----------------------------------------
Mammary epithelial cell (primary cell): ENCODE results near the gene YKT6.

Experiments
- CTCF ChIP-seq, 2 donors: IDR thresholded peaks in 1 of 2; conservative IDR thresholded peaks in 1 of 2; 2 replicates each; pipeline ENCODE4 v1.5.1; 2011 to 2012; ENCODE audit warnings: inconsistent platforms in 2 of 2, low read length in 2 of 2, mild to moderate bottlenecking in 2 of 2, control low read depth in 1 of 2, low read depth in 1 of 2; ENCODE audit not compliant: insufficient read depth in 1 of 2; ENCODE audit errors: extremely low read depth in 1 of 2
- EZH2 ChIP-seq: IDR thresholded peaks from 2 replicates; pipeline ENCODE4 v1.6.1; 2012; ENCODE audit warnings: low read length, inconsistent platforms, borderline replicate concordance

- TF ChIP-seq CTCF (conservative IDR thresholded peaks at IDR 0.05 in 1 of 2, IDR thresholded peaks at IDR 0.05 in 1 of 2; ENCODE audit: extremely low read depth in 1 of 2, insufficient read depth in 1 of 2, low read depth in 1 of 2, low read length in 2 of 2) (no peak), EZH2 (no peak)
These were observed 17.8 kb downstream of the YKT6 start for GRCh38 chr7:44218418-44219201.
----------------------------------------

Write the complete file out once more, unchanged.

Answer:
Mammary epithelial cell (primary cell): ENCODE results near the gene YKT6.

Experiments
- CTCF ChIP-seq, 2 donors: IDR thresholded peaks in 1 of 2; conservative IDR thresholded peaks in 1 of 2; 2 replicates each; pipeline ENCODE4 v1.5.1; 2011 to 2012; ENCODE audit warnings: inconsistent platforms in 2 of 2, low read length in 2 of 2, mild to moderate bottlenecking in 2 of 2, control low read depth in 1 of 2, low read depth in 1 of 2; ENCODE audit not compliant: insufficient read depth in 1 of 2; ENCODE audit errors: extremely low read depth in 1 of 2
- EZH2 ChIP-seq: IDR thresholded peaks from 2 replicates; pipeline ENCODE4 v1.6.1; 2012; ENCODE audit warnings: low read length, inconsistent platforms, borderline replicate concordance

- TF ChIP-seq CTCF (conservative IDR thresholded peaks at IDR 0.05 in 1 of 2, IDR thresholded peaks at IDR 0.05 in 1 of 2; ENCODE audit: extremely low read depth in 1 of 2, insufficient read depth in 1 of 2, low read depth in 1 of 2, low read length in 2 of 2) (no peak), EZH2 (no peak)
These were observed 17.8 kb downstream of the YKT6 start for GRCh38 chr7:44218418-44219201.